The State Department has issued a warning for U.S. citizens traveling anywhere in the world after the Trump administration announced its decision to move the embassy from Tel Aviv to Jerusalem, recognizing it as the capital of Israel.
The alert, posted on December 6, is a “worldwide caution” that asks U.S. citizens to be on high-alert when traveling.
“As terrorist attacks, political upheaval, and violence often take place without any warning, U.S. citizens are strongly encouraged to maintain a high level of vigilance and take appropriate steps to increase their security awareness when traveling,” it reads. “In addition to concerns stemming from terrorism, travelers should be alert to the possibility of political unrest, violence, demonstrations, and criminal activities when traveling. Country-specific information pages and Travel Warnings should be consulted to obtain the latest data on such threats.”
According to the Associated Press’s longtime diplomatic correspondent, this is the first time such a warning has been released over a policy decision since 2003, when the Iraq War began.
“The last time the @statedept issued a "Worldwide Caution" because of a US policy decision was March 2003 at the start of the Iraq war,” he said on Twitter.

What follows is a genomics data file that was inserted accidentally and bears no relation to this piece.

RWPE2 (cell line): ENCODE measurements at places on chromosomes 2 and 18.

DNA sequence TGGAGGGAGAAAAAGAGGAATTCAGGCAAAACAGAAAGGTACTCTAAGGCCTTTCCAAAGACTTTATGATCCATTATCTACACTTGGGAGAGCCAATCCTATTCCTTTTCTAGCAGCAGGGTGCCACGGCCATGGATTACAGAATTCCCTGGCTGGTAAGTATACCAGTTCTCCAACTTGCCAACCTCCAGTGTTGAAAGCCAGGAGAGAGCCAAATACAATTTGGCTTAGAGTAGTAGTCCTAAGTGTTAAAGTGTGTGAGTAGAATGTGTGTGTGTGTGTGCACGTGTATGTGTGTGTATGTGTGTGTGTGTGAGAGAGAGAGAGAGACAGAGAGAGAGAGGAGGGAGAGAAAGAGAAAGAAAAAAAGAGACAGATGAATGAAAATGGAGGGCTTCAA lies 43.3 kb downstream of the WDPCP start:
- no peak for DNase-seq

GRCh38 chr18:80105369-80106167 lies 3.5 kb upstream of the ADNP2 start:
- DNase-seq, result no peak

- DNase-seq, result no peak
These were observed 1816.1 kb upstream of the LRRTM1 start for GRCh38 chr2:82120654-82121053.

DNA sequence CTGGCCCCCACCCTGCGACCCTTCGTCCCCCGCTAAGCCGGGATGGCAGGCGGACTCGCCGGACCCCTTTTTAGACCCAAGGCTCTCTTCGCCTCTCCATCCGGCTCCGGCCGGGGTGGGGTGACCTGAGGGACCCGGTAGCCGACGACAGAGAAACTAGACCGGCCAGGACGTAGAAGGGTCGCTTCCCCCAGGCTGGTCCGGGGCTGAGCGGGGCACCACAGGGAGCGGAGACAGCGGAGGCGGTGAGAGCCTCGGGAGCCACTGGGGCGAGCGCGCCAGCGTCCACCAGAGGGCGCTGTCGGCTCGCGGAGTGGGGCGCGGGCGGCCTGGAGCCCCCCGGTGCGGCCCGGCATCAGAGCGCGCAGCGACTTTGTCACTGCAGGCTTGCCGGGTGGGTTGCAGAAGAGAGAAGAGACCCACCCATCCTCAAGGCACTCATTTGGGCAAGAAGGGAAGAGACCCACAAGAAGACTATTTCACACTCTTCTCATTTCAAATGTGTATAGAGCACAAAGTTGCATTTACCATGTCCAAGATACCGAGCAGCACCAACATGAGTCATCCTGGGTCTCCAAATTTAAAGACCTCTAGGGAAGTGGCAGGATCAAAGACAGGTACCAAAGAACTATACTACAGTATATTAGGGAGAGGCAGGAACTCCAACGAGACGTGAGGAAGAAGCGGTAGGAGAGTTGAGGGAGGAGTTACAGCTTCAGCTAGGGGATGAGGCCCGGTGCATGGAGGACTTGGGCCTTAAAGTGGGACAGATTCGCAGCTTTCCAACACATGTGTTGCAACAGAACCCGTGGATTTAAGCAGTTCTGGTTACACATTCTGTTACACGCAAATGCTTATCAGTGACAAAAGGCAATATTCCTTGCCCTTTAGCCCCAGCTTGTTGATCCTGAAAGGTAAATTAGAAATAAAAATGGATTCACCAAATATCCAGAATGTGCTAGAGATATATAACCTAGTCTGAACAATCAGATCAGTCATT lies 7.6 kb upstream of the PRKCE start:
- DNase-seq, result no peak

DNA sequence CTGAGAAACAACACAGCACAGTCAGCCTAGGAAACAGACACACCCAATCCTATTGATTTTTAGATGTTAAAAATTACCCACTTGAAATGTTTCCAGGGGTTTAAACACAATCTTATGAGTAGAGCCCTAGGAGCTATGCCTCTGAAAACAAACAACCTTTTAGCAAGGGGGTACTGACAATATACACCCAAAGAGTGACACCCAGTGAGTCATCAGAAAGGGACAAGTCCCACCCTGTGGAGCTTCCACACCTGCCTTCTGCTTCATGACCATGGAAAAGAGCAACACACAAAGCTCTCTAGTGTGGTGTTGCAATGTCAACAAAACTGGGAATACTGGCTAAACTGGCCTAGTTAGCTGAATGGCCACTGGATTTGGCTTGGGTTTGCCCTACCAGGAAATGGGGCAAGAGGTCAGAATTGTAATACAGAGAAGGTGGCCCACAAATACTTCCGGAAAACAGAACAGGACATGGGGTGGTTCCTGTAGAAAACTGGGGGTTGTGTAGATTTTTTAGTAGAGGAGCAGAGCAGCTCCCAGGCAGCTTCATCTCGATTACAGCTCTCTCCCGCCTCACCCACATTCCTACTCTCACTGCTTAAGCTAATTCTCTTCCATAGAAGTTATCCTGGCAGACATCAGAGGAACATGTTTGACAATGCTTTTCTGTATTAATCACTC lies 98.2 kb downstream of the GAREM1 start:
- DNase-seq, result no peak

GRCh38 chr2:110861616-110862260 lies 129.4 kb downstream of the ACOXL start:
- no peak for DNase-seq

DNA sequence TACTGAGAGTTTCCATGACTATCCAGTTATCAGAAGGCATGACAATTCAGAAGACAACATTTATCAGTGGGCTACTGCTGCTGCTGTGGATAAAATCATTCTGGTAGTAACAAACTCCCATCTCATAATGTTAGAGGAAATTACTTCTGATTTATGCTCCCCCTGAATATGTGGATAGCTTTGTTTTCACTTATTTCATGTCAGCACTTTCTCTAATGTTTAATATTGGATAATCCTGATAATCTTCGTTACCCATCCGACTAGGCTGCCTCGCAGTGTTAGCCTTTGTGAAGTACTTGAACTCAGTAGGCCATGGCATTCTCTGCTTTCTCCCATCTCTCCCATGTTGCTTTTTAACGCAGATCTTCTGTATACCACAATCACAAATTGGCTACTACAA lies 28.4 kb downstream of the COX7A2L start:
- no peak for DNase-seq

Diplomatic staff in Israel meanwhile have been banned from traveling to the West Bank and Old City over Palestinian riots.
“With widespread calls for demonstrations beginning December 6 in Jerusalem and the West Bank, U.S. government employees and their family members are not permitted until further notice to conduct personal travel in Jerusalem’s Old City and in the West Bank, to include Bethlehem and Jericho,” a December 5 statement reads. “Official travel by U.S. government employees in Jerusalem’s Old City and in the West Bank is permitted only to conduct essential travel and with additional security measures. United States citizens should avoid areas where crowds have gathered and where there is increased police and/or military presence. We recommend that U.S. citizens take into consideration these restrictions and the additional guidance contained in the Department of State’s travel warning for Israel, the West Bank and Gaza when making decisions regarding their travel.”
While the administration is now officially recognizing Jerusalem as the capital of Israel, the embassy move will be delayed for “logistical reasons.”